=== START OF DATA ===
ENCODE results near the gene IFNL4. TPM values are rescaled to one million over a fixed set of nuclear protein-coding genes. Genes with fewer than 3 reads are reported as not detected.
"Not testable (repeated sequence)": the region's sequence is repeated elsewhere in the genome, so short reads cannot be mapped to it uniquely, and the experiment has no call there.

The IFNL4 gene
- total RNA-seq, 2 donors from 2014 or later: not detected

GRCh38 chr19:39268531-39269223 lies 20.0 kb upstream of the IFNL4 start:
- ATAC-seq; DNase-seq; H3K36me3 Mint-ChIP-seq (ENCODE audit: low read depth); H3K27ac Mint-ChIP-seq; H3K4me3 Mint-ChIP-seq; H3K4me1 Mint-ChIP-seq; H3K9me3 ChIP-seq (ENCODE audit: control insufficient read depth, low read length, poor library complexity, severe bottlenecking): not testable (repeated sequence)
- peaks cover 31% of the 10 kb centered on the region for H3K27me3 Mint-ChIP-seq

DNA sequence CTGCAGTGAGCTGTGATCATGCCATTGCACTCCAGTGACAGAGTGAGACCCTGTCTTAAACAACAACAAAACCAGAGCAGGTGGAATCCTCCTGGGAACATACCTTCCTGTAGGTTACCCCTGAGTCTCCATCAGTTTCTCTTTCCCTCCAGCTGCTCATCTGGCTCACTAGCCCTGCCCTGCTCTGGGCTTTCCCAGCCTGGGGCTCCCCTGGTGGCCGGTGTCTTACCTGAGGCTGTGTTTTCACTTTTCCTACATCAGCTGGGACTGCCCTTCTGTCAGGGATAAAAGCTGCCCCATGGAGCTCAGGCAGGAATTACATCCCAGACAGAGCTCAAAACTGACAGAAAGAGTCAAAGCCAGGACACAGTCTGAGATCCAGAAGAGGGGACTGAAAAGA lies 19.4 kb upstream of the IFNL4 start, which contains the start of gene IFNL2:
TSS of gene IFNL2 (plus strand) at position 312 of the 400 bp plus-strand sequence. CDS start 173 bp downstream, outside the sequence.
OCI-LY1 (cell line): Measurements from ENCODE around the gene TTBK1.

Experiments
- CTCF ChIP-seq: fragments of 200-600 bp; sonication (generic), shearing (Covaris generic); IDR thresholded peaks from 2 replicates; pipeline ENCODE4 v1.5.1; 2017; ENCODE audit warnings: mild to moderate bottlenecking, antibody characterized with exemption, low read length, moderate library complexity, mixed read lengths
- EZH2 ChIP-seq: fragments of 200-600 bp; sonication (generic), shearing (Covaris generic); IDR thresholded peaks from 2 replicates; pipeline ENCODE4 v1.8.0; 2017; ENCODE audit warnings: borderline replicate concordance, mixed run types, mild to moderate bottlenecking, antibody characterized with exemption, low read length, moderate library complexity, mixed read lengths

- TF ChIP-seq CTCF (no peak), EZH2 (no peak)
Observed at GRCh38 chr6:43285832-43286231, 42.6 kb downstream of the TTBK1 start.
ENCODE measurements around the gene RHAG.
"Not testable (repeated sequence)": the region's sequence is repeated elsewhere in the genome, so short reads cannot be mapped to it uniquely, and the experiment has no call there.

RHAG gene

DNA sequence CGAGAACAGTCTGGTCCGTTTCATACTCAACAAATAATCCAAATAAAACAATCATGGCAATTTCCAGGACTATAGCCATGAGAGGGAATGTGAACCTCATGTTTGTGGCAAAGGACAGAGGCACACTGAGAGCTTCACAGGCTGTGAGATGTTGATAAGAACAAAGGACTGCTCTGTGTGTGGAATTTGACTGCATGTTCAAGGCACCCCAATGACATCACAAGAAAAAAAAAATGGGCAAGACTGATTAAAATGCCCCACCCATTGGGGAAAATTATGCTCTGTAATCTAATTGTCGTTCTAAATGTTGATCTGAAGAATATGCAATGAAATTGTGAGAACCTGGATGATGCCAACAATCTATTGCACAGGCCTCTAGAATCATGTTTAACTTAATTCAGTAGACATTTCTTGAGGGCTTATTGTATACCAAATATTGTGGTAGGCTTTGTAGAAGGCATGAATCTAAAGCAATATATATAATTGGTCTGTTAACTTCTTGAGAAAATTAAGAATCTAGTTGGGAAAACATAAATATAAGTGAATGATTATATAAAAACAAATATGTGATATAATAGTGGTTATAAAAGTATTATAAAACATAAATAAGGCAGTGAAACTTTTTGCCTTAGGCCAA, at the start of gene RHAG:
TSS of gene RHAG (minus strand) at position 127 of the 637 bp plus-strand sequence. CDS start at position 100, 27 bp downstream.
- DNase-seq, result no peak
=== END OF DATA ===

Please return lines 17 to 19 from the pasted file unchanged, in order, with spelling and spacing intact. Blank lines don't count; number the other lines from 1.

"Not testable (repeated sequence)": the region's sequence is repeated elsewhere in the genome, so short reads cannot be mapped to it uniquely, and the experiment has no call there.

RHAG gene

DNA sequence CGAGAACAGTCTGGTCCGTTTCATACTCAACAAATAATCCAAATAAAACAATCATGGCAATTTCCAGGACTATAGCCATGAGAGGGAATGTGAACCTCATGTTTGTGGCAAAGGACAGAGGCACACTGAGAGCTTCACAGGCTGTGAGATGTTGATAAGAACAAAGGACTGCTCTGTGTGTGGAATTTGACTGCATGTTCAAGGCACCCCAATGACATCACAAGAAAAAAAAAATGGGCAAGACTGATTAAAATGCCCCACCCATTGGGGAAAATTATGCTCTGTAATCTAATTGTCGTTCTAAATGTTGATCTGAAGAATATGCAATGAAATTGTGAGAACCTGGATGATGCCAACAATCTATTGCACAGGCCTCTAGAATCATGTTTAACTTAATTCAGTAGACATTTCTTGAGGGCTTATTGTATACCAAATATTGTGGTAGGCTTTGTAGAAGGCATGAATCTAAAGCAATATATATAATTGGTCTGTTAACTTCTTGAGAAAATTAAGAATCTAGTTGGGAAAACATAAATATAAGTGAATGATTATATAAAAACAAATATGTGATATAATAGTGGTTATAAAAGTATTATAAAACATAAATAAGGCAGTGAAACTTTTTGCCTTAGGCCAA, at the start of gene RHAG: